- Grade V injuries are associated with high mortality and mandate immediate attempts at control. Urgent surgical repair is indicated for accessible lesions, but the majority is inaccessible and require endovascular techniques.11,32
- A follow-up imaging study is recommended 7 days to 10 days after injury or for any change in neurologic status. Follow-up imaging led to a change in therapy in 65% of grade I and 51% of grade II injuries and helped plan therapy for grade III injuries.11
- In the setting of progressive severe vessel narrowing or pseudoaneurysm enlargement, stents have been deployed in an effort to maintain vascular patency.11,32 A review of the Denver experience found a 17% incidence of stent-related complications and 45% occlusion rate, suggesting that risks exceed benefits.37 On the other hand, the Memphis group19 reported a good safety and patency record. It is clear that controlled trials are needed, caution should be used during stent deployment to avoid dislodging unstable thrombus, and poststent antithrombotic therapy is critical. It is not advisable to deploy stents within the first several days after injury.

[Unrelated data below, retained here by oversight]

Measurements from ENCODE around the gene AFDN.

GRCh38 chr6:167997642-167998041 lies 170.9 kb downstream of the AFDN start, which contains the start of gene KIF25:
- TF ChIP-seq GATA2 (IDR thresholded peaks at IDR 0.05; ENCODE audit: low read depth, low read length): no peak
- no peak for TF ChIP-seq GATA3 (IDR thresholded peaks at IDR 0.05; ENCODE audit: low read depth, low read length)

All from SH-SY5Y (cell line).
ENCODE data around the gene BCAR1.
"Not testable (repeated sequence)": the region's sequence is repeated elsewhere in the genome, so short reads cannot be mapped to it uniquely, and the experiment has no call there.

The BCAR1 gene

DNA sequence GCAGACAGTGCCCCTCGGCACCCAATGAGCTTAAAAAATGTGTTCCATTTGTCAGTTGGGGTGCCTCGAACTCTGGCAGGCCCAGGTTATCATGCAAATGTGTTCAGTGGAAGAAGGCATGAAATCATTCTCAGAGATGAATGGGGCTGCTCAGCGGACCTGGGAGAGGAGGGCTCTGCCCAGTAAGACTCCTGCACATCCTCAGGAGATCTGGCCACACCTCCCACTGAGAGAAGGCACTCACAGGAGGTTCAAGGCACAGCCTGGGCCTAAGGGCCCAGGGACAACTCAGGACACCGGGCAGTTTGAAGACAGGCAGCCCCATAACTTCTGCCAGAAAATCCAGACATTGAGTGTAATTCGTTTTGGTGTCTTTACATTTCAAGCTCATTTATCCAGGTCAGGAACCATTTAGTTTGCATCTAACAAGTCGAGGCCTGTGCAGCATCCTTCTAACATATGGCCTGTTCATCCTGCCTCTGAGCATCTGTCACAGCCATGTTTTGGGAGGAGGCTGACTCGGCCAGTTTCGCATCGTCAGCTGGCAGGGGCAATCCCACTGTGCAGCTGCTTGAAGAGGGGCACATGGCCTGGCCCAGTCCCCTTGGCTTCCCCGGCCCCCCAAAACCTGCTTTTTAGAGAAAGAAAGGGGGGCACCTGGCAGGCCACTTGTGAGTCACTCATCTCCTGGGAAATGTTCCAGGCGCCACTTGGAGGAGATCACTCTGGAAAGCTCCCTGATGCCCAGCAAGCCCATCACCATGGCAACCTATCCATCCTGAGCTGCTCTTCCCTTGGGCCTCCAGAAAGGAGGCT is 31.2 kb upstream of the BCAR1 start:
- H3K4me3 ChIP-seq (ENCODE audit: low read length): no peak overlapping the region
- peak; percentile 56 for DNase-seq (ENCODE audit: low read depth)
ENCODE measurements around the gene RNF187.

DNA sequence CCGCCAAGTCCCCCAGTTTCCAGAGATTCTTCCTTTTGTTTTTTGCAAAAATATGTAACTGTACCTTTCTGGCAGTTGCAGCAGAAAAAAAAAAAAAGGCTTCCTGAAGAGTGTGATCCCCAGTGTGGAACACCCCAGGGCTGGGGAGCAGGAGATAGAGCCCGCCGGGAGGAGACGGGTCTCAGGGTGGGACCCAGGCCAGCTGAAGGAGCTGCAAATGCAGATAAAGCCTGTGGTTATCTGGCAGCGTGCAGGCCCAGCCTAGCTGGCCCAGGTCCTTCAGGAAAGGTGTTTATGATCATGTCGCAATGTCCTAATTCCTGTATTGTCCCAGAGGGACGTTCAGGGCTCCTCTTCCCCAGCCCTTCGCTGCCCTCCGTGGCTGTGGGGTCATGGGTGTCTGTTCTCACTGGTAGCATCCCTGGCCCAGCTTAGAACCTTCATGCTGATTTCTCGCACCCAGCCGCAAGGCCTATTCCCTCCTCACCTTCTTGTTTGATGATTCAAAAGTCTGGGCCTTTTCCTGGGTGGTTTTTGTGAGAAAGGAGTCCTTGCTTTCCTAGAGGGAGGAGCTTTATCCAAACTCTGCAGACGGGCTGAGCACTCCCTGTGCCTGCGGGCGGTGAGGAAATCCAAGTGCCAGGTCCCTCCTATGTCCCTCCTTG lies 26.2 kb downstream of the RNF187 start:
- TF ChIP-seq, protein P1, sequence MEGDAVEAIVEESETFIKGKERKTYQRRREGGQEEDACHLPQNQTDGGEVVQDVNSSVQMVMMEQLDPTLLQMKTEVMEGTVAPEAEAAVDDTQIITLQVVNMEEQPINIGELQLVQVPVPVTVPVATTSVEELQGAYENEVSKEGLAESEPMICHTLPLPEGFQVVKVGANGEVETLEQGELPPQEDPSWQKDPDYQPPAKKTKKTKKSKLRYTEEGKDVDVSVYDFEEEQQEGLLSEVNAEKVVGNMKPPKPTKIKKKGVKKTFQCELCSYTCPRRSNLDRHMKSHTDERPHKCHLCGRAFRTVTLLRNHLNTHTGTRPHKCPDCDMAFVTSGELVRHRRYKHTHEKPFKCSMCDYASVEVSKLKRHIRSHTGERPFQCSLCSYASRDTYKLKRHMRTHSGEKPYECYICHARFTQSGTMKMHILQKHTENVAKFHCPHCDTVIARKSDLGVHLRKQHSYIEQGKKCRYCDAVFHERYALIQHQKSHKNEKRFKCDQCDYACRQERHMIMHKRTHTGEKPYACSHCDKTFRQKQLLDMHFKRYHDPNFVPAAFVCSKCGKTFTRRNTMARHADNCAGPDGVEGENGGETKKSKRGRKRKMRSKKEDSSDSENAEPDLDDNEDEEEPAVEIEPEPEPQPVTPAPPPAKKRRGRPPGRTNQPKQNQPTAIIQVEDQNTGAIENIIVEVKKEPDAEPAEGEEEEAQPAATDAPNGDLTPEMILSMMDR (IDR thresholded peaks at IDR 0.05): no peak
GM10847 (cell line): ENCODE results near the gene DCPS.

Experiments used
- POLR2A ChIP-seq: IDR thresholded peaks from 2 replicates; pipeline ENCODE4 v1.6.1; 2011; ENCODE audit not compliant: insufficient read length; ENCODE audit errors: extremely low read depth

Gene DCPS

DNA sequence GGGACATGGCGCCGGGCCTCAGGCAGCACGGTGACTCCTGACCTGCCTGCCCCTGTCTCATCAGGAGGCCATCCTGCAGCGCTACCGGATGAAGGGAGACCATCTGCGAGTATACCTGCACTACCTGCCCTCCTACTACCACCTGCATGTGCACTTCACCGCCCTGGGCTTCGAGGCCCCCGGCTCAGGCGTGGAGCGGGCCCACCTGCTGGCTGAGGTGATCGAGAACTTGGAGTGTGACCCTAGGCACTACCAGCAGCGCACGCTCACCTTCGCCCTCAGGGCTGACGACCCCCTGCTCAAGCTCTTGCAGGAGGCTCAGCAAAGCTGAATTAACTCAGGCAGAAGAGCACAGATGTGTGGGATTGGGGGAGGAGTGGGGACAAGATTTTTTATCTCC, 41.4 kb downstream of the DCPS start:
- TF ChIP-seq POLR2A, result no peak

- It has been recommended that patients receive long-term antithrombotic therapy,11,12 but the optimal drug and duration have not been studied. In the absence of documented healing of the vessel, it is reasonable to provide some treatment, as stroke has been reported as long as 14 years after injury. Coumadin was recommended in early series,11,12 but with the apparent efficacy of antiplatelet therapy in the early period, it seems that long-term antiplatelet therapy is preferable to warfarin for its safety and cost profile. Aspirin and clopidogrel have different mechanisms of action; in addition, some individuals are resistant to the effects of one or both drugs. Several studies have evaluated the safety and efficacy of dual antiplatelet therapy (aspirin combined with clopidogrel) in a number of clinical situations. Dual therapy is indicated in the setting of acute coronary syndromes and percutaneous coronary interventions, with or without stent placement. On the other hand, it is not recommended in patients who have had a stroke or transient ischemic attack, based on increased bleeding risk and the lack of benefit or increase in mortality.38 More studies are necessary to determine the risk:benefit of dual therapy in BCVI. Lifelong antiplatelet therapy is recommended if the lesion persists. Aspirin is currently the agent of choice, but newer agents with reversible effects may be preferable in the future. Platelet mapping may one day assist in choice of drug and dose.